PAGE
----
To top it all off, we see Dell's contempt for us as consumers: Halfway down http://www.tomshardware.com/forum/254961-32-warning-careful-ordering-dell-machines-ssds we have prize quote: ... as long as your computer is starting, there is no problem for us. You know your computer is slow only because of your computer knowledge, if we give it to somebody else, they won't notice, so there is no problem ...

At this point, I see the only alternative as naming and shaming. Please help."
Government

Submission + - FCC votes to take greater control of the Web (thehill.com) 1

GovTechGuy writes: The FCC voted today to open an inquiry into how the broadband industry is regulated, the first step in a controversial attempt to assert greater regulatory control over Internet Service providers. In a 3-2 vote the Democratic members of the Commission voted to move forward with the FCC's proposal to reclassify broadband as a telecom service, increasing the regulation it is subject to. The move also has large implications for net neutrality, which FCC Commissioner Julius Genachowski has made a focus under his watch.

Submission + - Flash Player 10.1 EULA Allows Push Advertising (adobe.com)

An anonymous reader writes: So I get this update notice to install Flash Player 10.1. In the past, I've always just clicked okay to install. For some reason, today I decided to read the EULA. I was surprised and dismayed to find the following changes from earlier Flash Player EULAs. The EULA appears to cover Flash as well as Reader and other Adobe products.

In the EULA, software is defined thus:

“Software” means (a) all of the contents of the files (delivered electronically or on physical media), or
disk(s) or other media with which this agreement is provided, which may include (i) Adobe or third
party computer information or software, including Adobe Reader® (“Adobe Reader”), Adobe® AIR®
(“Adobe AIR”), Adobe Flash® Player, Shockwave® Player and Authorware® Player (collectively,
Adobe AIR and the Flash, Shockwave and Authorware players are the “Adobe Runtimes”); (ii) related
explanatory written materials or files (“Documentation”); and (iii) fonts; and (b) upgrades, modified
versions, updates, additions, and copies of the foregoing, provided to you by Adobe at any time
(collectively, “Updates”).

I've used Flash Payer and Reader on my servers just so I don't have to switch to my workstation while doing admin work on my server. Not any more:

"3.2 Server Use. This agreement does not permit you to install or Use the Software on a computer file server."

The most troublesome was Adobe apparently intends to allow advertising to be pushed to me via PDFs. The advertising isn't static images or such in the file. It can reach out to load advertising from a remote site that is then rendered "in or near the opened PDF file." By accepting the terms, I'm also agreeing to allow these unknown third parties to run JavaScript on my computer to play their advertising. Here's the text:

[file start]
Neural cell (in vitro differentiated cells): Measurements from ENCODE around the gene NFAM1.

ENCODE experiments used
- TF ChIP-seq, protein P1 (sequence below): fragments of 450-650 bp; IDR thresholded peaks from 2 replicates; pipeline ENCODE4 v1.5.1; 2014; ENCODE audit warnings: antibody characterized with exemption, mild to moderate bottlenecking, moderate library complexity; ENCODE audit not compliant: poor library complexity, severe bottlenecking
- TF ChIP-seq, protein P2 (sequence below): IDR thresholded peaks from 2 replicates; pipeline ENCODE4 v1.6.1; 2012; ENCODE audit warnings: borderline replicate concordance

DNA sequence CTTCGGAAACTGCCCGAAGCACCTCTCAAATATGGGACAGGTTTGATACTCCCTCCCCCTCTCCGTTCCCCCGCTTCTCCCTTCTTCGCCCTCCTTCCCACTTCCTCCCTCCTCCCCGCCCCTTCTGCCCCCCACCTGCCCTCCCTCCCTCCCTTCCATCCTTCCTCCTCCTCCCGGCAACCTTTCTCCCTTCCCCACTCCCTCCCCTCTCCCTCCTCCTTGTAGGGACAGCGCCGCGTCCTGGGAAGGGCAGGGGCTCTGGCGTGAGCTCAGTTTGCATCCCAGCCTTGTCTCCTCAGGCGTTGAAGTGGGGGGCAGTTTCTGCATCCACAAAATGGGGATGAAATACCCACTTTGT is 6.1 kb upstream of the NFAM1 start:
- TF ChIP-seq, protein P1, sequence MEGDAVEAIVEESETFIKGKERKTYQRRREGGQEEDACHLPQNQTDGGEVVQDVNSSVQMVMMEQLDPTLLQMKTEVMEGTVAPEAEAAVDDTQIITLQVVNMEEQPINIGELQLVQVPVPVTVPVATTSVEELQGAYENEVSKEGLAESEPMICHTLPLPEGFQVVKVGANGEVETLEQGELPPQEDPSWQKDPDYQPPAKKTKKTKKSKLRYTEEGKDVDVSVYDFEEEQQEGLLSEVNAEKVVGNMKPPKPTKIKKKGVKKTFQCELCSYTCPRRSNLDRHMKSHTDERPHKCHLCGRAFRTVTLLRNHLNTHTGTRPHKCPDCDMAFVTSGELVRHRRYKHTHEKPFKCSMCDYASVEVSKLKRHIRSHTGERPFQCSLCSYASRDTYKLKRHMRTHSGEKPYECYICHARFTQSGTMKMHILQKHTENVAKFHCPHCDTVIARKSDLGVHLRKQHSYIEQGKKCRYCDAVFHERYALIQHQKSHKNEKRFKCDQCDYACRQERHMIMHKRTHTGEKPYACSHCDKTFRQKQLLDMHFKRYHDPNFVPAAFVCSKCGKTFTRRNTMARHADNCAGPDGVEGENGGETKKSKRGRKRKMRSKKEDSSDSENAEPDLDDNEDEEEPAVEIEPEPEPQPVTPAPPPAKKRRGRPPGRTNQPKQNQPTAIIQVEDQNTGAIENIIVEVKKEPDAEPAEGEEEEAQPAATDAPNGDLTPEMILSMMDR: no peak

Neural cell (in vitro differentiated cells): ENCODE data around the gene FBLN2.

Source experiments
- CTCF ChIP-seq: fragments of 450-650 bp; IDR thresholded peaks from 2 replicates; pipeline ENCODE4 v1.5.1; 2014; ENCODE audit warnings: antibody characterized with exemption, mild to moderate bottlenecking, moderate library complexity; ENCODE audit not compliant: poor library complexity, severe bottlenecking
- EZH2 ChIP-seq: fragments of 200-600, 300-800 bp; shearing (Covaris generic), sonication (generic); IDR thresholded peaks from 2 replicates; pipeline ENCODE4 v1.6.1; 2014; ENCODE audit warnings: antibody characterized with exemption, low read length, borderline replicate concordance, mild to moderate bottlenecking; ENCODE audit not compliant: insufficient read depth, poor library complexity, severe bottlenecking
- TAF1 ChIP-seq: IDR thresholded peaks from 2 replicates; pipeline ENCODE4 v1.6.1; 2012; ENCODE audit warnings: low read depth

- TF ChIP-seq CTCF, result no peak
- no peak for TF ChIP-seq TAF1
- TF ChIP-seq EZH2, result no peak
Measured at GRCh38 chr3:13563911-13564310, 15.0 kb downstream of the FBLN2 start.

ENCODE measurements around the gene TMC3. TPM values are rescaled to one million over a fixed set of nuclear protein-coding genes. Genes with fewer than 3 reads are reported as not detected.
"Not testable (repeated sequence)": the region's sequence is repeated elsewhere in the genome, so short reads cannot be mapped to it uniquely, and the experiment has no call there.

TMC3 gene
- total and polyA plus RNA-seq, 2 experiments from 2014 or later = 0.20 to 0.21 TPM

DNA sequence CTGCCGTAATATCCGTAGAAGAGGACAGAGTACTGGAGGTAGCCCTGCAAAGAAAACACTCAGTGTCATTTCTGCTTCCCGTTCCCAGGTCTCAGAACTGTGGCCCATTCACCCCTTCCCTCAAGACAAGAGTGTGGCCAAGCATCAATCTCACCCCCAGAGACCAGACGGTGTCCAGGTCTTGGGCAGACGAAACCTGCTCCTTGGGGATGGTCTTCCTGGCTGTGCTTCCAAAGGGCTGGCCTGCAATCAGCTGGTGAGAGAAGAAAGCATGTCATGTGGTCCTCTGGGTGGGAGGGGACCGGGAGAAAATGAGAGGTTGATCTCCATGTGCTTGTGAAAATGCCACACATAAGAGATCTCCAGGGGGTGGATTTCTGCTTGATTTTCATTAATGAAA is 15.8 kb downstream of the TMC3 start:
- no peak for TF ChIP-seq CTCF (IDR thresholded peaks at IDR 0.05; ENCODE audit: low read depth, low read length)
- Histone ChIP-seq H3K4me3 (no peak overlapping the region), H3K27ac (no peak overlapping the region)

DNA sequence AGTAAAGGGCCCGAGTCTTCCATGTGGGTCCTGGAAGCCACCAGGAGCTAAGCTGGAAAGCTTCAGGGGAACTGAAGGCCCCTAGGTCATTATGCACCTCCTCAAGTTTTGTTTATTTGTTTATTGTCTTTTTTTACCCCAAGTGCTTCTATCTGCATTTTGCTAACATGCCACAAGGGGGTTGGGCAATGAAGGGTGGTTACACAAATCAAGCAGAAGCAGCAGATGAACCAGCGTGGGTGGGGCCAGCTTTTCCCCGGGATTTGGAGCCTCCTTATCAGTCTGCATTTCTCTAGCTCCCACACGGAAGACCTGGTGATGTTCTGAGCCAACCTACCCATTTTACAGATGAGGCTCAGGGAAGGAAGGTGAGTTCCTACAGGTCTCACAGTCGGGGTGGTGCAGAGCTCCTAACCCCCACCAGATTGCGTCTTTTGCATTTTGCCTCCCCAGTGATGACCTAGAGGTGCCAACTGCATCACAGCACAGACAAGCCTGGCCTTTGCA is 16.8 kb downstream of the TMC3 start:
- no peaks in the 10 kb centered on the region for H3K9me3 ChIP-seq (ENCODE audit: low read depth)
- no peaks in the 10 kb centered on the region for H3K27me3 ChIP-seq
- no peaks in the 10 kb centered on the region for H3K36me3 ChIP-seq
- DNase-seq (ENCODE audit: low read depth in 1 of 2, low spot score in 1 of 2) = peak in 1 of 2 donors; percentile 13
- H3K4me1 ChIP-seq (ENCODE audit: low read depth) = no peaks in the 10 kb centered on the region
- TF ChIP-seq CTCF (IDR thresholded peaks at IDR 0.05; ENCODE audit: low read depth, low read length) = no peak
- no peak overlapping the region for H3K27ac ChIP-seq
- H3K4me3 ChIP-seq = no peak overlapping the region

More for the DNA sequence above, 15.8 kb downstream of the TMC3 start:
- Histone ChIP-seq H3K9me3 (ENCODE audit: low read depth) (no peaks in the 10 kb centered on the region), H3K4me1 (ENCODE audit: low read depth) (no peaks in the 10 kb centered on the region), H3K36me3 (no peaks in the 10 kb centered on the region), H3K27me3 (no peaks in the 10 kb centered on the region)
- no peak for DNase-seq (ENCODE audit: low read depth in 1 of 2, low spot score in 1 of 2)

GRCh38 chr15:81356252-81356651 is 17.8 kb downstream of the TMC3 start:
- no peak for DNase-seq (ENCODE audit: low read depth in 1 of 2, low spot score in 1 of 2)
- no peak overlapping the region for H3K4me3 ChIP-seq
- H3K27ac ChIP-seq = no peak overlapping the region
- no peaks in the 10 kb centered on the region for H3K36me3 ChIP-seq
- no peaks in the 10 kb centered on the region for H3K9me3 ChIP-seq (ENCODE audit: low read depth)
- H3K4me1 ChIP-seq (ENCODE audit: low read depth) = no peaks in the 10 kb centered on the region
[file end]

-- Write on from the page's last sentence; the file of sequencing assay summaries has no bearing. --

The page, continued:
"7.1 Use of PDF Files. When you Use the Software to open a PDF file that has been enabled to display
ads, your Computer may connect to a website operated by Adobe, an advertiser, or other third party.
Your Internet Protocol address (“IP Address”) is sent when this happens. The party hosting the site may
use technology to send (or “serve”) advertising or other electronic content that appears in or near the
opened PDF file. The website operator may also use JavaScript, web beacons (also known as action tags
or single-pixel gifs), and other technologies to increase and measure the effectiveness of advertisements
and to personalize advertising content. Your communication with Adobe websites is governed by the
Adobe Online Privacy Policy found at http://www.adobe.com/go/privacy (“Adobe Online Privacy
Policy”). Adobe may not have access to or control over features that a third party may use, and the
information practices of third party websites are not covered by the Adobe Online Privacy Policy."

So for the first time ever, I decided not to upgrade to the new release of Flash. I'll do the same for any Adobe product covered under the same EULA. At least until I more fully understand the ramifications of Adobe hijacking my computer for its own purposes.

Security

Submission + - Linux is as secure as ever (itworld.com)

climenole writes: "Which doesn't mean that idiots can't foul-it-up.There have been several stories proclaiming that a recent Linux infection proves Windows malware monopoly is over and that Think Linux is free from malware? Think again; it's been hacked. Much as it pains me to disagree with the good people, they're wrong. Here's what really happened..."
Security

Submission + - Facebook: The Money Mule Farm (threatpost.com)

Trailrunner7 writes: Scammers and phishers are continuing to adapt their recruitment tactics, now going so far as to create special Facebook groups for their work-at-home scams. Phishers have been using social networks such as Facebook, MySpace and Twitter for years now as fertile hunting grounds not only for new victims but as a way to find new participants in their scams, as well. Now, the scammers have taken to creating Facebook groups specifically dedicated to the work-at-home scams that often serve as recruitment schemes for money mules. One such group that's being tracked by researchers has nearly 225,000 members on Facebook.
Science

Submission + - UC Berkeley Asking Incoming Students For DNA (ktvu.com) 1

peterofoz writes: What could possibly go wrong?

The students will be asked to voluntarily submit a DNA sample. The cotton swabs will come with two bar code labels. One label will be put on the DNA sample and the other is kept for the students own records.

Next: Police subpoena DNA records to identify possible terror suspects. News at 11:00

Submission + - Facebook Founder Called Users "Dumb F***s" (thinq.co.uk)

Stoobalou writes: Facebook founder Mark Zuckerberg called the social network’s earliest users at Harvard "dumb f***s" for trusting him with their data.

The revelation comes in the form of an instant messenger transcript published at Business Insider. The social networking giant hasn't disputed the transcript's authenticity.